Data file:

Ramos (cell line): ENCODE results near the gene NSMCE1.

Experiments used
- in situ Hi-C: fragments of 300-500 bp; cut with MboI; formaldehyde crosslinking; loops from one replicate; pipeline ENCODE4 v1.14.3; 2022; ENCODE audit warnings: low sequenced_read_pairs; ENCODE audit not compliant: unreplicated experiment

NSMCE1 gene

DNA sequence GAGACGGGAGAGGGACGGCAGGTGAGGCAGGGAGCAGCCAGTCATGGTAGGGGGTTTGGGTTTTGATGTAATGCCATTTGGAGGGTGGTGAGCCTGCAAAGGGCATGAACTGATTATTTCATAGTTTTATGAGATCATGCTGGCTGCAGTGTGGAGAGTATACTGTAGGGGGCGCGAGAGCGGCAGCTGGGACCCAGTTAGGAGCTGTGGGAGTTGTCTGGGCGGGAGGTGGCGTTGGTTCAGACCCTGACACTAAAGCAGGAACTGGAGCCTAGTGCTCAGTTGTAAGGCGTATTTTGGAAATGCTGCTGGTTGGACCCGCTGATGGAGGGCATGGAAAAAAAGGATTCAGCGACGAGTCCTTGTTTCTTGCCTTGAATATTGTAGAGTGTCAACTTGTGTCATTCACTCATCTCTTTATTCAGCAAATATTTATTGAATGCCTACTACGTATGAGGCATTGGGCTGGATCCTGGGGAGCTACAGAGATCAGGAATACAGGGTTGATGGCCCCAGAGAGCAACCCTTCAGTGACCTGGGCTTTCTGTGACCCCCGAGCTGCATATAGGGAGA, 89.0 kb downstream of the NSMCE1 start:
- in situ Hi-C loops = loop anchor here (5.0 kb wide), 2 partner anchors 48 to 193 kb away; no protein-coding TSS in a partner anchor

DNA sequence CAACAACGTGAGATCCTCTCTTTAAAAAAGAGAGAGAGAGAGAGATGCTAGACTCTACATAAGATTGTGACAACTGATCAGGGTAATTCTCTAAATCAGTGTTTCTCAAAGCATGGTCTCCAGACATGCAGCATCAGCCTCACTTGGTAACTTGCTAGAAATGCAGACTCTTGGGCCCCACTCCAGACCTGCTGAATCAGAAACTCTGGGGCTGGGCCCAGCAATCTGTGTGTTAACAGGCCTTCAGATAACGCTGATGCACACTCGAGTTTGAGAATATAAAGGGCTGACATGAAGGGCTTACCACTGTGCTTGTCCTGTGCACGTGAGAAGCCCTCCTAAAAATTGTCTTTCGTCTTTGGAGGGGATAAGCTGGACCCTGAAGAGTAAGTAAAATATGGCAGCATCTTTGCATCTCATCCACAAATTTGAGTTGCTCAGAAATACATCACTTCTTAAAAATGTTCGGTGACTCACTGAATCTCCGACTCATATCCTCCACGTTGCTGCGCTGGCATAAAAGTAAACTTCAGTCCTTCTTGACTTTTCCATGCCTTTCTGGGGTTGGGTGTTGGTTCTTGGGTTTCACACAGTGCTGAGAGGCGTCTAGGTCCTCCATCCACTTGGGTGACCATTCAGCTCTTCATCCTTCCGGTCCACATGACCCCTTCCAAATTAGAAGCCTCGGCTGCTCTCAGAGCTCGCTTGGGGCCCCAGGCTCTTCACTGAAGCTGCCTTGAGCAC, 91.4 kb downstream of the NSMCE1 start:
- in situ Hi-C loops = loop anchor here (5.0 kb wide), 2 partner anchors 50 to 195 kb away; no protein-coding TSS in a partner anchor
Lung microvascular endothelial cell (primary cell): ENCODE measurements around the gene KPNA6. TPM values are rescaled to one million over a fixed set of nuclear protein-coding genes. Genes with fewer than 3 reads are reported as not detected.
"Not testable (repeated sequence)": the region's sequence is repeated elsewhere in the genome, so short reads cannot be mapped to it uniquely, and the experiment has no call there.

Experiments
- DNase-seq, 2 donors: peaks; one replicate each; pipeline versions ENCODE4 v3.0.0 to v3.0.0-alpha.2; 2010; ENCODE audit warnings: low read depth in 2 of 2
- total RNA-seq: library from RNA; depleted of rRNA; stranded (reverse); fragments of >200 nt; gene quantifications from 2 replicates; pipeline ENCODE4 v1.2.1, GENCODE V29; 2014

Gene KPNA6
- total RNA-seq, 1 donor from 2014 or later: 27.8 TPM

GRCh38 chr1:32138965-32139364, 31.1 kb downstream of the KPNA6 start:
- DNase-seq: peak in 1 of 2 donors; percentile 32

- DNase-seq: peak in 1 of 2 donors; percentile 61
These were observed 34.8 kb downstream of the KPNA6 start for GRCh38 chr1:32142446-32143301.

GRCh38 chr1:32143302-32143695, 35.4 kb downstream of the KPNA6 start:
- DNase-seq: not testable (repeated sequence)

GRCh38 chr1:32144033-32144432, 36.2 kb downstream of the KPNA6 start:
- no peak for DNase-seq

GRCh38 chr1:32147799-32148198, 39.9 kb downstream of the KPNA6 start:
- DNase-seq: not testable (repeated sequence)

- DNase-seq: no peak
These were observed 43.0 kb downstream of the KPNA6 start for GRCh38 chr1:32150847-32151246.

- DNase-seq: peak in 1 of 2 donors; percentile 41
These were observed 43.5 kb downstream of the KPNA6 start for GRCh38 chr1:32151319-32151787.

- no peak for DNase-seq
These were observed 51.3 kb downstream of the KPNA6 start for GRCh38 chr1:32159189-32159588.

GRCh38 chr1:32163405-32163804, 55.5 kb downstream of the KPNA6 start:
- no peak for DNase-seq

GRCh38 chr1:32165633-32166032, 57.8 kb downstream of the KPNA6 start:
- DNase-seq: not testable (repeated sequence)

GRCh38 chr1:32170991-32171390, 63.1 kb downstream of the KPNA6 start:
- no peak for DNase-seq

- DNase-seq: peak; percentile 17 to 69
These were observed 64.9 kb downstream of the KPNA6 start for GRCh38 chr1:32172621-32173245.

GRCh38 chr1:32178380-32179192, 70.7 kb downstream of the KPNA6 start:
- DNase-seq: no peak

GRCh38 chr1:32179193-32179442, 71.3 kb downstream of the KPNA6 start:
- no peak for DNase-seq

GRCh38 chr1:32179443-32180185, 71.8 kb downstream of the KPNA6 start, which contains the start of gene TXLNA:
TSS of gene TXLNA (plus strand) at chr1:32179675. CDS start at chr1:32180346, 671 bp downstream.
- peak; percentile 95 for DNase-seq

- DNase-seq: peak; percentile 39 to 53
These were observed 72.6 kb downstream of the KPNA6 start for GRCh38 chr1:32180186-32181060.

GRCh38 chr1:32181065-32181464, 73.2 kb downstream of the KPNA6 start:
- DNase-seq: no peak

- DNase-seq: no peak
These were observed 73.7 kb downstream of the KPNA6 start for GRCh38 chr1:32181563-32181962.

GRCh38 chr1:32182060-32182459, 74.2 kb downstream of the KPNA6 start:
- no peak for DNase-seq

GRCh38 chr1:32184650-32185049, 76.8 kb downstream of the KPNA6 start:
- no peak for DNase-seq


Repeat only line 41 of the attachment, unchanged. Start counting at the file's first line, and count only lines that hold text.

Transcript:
- DNase-seq: no peak